A sprawling Rio landfill is the star in \ unsettling but unforgettable documentary 'Waste Land'.
Jardim Gramacho is the world's largest landfill located on the outskirts of Rio de Janeiro. It's also a leading character in director Lucy Walker's unsettling but ultimately inspiring documentary "Waste Land", making its world premiere at the 2010 Sundance Film Festival. Brazilian artist Vik Muniz uses garbage from the landfill to create photographs of the people who work there as "Catadores" or "pickers", laborers who retrieve recyclable garbage from the Rio landfill for $25 per day. Lucy Walker filmed "Waste Land" over three years and her efforts have paid off in an incredible journey. "Waste Land' is about more than Muniz's artwork, although his large-scale photographs are worthy of a documentary. What Walker tells is the most powerful of human stories; how an artist can inspire those who are down and out. Muniz's journey and the friendships he forms with these "pickers" are fascinating and undeniably inspirational. Strong reviews out of Sundance and good word-of-mouth make "Waste Land" a pick-up with good specialty box office potential as well as a prestigious addition to any specialty distributor's slate of films.
In his best-known series to date, Muniz uses sugar to create images of children of poor Caribbean plantation workers. Titled "Sugar Children", Muniz's photos found something beautiful in his young subjects suffering in poverty. His project in "Waste Land" is far more expansive and incredibly impressive.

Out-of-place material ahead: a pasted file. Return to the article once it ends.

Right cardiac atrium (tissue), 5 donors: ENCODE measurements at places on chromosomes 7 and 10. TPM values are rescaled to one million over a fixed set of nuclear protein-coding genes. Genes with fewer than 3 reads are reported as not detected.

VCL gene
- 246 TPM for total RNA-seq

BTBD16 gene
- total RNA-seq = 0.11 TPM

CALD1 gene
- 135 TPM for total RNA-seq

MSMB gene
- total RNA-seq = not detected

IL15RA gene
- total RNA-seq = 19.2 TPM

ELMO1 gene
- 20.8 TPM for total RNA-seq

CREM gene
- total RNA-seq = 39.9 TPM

Leaving behind his Brooklyn studio, Muniz travels to Rio and befriends some of the 3,000 Gramacho "pickers". As he creates large- scale photographs of elaborate installations made from the trash, Muniz forms a relationship with some of the "pickers". He grew up poor too; so he can relate to these "pickers". While his artwork is transcendent, Walker wisely emphasizes the growing intimacy between Muniz and the "pickers". As their story takes shape, "Waste Land" becomes more than the account of a artist's incredible project involving grim industrial landscapes (Think Jennifer Baichwal's "Manufactured Landscapes", about photographer Edward Burtynsky.
Instead, "Waste Land", in the World Cinema Documentary competition, shares much in common with Agnes Varda's timeless film "The Gleaners", about rural French farmers who harvest the remaining crops at the end of the growing season.
While there is plenty to criticize about Brazil concerning its practices involving its poverty and pollution, Walker and editor Pedro Kos focus on how art can transform and inspire all who enter its community. Cinematographer Dudu Miranda creates great beauty out of the massive landfill but "Waste Land" is not about the landfill per se. Instead, Walker has creates the story of an affable artist and the hopeful impact he makes on their lives by introducing them to art. Popular songs from Moby complement the story perfectly. If there is one misstep, Walker yanks at the heartstrings in a closing sequence that updates the lives of all the "pickers". Still, it's a slight, sentimental misstep in a film that delivers on all the promise Walker displayed in her little-seen Tibetan documentary Blindsight. Perhaps, Muniz and the "pickers" will bring Walker newfound attention with U.S. specialty film fans, especially fans of socio-political docs. She's certainly deserving of increased recognition.
Portuguese/English with English subtitles
Producers: Almega Projects and O2 Filmes Production
Running Time: 98 mins.